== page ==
Dino with camel hump
Some dinosaur fossils are characterized by long vertebral processes previously thought to support flat flaps of skin. However, according to a new analysis, some posterior flaps resemble more protuberances, suggesting that these dinosaurs were more adaptable than previously thought. Skin flaps are believed to have originally evolved about 270 million years ago in the dinosaur ancestors, the pelycosaurs, which include Dimetrodon. The sails probably served as heat collectors for these small, cold-blooded reptiles. For about the last 10 years or so, the pelycosaur model has been extended to include various large dinosaurs with spiny structures that lived in Africa about 100 million years ago and may have had skin flaps to warm or cool their blood. However, according to Western Illinois University paleontologist Jack Bowman Bailey at Macomb, the need for such structures has been questioned. For large animals living in hot climates, sails could cause overheating, says Bailey.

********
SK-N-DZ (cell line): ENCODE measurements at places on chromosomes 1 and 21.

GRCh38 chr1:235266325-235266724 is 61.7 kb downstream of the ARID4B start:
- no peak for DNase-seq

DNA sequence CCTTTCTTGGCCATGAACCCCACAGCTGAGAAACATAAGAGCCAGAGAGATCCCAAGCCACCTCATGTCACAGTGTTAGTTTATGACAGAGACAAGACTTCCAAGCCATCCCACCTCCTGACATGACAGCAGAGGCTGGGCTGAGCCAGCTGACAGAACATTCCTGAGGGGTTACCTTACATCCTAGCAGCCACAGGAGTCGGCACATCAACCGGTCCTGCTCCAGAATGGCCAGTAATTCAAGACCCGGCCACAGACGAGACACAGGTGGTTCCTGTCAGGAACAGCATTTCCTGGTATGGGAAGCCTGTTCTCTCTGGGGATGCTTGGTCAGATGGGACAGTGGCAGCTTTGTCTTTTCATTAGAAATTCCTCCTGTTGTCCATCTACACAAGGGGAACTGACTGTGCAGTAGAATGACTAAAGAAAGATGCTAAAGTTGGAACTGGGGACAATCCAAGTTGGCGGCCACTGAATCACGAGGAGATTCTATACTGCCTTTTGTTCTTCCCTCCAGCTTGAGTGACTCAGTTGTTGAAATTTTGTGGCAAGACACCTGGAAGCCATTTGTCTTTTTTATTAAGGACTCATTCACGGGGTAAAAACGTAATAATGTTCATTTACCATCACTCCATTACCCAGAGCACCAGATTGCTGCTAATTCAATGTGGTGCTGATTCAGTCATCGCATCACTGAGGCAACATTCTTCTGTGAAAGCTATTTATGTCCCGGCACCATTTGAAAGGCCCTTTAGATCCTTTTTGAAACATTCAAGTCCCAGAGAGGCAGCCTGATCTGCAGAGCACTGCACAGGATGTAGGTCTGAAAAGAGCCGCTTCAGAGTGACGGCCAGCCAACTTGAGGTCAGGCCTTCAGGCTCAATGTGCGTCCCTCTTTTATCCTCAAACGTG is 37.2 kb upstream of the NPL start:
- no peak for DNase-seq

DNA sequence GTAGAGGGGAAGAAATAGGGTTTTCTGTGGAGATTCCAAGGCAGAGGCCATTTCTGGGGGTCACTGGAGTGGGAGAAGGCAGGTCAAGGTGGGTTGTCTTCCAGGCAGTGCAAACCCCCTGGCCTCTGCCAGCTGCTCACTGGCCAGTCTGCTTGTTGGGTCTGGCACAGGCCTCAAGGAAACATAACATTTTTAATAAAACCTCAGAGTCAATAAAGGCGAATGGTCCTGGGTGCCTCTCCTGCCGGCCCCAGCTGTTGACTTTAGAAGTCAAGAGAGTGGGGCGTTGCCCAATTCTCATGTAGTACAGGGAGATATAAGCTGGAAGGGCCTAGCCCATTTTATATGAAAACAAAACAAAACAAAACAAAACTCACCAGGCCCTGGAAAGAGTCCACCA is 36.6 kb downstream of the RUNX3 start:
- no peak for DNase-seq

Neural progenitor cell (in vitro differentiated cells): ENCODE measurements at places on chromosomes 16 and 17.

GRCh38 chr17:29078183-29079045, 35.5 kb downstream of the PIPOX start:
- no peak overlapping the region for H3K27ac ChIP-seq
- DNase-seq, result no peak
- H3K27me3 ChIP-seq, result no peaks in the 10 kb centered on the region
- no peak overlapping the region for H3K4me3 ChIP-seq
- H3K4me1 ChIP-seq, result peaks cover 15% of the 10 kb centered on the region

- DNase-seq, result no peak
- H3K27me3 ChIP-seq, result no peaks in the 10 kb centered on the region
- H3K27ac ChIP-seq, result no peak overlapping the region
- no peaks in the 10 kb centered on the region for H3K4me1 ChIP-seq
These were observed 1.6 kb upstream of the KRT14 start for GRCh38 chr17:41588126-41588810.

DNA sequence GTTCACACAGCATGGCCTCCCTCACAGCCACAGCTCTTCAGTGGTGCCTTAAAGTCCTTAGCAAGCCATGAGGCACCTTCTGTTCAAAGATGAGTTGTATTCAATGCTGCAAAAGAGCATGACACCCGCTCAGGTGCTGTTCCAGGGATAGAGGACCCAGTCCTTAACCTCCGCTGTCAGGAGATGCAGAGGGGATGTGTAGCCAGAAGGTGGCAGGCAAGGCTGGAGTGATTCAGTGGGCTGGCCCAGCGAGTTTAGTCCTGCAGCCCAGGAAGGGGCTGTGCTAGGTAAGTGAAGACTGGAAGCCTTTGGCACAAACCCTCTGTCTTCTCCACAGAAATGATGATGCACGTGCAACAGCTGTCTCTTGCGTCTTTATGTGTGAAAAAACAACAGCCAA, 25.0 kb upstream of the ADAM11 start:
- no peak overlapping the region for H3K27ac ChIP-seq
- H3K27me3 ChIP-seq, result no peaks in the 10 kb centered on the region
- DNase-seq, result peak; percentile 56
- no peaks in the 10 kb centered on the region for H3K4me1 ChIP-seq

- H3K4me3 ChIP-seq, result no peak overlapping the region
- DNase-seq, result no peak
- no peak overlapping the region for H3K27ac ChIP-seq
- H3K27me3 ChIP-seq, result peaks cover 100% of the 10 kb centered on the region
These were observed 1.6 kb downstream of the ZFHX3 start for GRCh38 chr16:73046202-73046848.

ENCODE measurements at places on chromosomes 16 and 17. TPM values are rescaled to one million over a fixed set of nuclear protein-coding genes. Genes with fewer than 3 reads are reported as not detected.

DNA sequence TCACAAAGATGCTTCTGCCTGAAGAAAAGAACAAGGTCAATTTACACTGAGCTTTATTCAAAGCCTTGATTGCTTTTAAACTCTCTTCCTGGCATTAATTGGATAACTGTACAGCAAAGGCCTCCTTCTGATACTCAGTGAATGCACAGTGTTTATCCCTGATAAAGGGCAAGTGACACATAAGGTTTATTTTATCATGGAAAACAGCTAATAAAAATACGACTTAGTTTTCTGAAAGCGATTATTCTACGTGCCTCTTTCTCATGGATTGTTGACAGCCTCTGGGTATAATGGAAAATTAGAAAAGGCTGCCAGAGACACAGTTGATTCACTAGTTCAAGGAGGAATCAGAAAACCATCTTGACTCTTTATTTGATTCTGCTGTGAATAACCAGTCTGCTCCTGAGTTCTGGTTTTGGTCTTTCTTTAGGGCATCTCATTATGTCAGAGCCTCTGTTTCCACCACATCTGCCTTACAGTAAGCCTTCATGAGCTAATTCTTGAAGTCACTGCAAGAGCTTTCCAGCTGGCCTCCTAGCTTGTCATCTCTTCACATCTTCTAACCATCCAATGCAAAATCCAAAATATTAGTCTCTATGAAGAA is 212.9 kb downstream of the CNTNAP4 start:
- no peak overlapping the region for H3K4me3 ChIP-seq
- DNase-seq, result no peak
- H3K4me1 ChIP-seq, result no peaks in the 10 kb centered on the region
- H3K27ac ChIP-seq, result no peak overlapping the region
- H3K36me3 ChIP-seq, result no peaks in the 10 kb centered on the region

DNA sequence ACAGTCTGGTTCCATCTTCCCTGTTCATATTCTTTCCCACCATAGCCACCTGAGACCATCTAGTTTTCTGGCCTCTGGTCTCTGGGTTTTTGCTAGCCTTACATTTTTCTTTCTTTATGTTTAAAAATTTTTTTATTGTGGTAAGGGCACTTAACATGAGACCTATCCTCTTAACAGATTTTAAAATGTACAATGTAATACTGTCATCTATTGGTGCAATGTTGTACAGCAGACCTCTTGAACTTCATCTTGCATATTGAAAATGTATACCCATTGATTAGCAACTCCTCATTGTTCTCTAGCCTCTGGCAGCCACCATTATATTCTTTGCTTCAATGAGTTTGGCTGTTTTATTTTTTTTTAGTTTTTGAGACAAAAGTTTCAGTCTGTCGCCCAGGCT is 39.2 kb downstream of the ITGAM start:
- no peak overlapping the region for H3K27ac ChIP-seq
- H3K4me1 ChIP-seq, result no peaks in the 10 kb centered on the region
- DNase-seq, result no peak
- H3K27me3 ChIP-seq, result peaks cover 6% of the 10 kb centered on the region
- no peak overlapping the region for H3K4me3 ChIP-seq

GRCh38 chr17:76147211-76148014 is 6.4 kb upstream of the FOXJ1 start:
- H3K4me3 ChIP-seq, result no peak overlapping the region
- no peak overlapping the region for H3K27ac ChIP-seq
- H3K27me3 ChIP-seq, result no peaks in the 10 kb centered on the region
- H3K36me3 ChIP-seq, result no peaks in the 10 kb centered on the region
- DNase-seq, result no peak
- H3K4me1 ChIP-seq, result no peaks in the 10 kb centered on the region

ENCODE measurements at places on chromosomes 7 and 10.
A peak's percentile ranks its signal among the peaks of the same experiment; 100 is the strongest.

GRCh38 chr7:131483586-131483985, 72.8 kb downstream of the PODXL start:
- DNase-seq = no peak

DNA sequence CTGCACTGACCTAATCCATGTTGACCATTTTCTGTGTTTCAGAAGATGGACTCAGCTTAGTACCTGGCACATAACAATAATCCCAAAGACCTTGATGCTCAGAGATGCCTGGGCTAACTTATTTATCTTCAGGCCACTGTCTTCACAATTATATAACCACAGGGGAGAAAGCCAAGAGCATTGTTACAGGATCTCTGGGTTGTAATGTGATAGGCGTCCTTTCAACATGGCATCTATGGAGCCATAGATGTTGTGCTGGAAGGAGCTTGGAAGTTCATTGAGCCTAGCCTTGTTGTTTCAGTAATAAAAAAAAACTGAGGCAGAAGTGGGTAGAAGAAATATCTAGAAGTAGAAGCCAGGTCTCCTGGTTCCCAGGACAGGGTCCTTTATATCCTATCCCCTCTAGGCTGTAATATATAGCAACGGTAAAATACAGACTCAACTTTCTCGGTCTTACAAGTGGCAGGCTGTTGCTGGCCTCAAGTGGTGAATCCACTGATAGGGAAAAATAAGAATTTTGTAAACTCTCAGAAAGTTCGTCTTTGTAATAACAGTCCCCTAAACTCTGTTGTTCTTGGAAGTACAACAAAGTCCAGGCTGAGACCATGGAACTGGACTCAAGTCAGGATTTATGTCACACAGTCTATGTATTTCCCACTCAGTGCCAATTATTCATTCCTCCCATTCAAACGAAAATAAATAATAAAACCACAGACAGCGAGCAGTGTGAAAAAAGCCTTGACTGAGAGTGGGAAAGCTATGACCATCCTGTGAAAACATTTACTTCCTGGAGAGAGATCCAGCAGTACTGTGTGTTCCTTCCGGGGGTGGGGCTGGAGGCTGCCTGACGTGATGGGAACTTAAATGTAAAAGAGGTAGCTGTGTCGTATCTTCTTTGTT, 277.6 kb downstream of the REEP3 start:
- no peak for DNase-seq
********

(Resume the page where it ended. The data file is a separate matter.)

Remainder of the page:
Bailey did an analysis which he believes shows that such dinos resembled humpbacked buffalo more than spiny lizards. He related the vertebral length of the Ouranosaurus, a herbivore, and the Spinosaurus, a carnivore, to two other parameters: the chest depth and the height of an intervertebral disc. He then measured the same ratio in various pelycosaurs with sails on their backs, and in humped-backed buffalo, and in two extinct animals: a huge humped stag and an equally gigantic camel, which, unlike today's camel, had an array of spines to support its humps. The ratio in spiny dinosaurs is much more like that in mammals than in pelycosaurs, reports Bailey in the Journal of Paleontology (Winter 1997 issue). He therefore believes that dinosaur spines, like buffalo spines, supported protuberances of fatty tissue. The back fat would then have acted both as an energy reserve in times of food shortages and as a heat shield, says Bailey. He adds that this would have enabled the animals to travel great distances.
According to dinosaur expert Paul Barrett of the University of Cambridge in the UK, Bailey's interpretation is both new and plausible. Barrett is glad that the notion of sails in spiny dinosaurs "has been discarded and muscles have taken their place." But he believes the new notion will be difficult to prove because soft tissue structures are rarely preserved in fossils.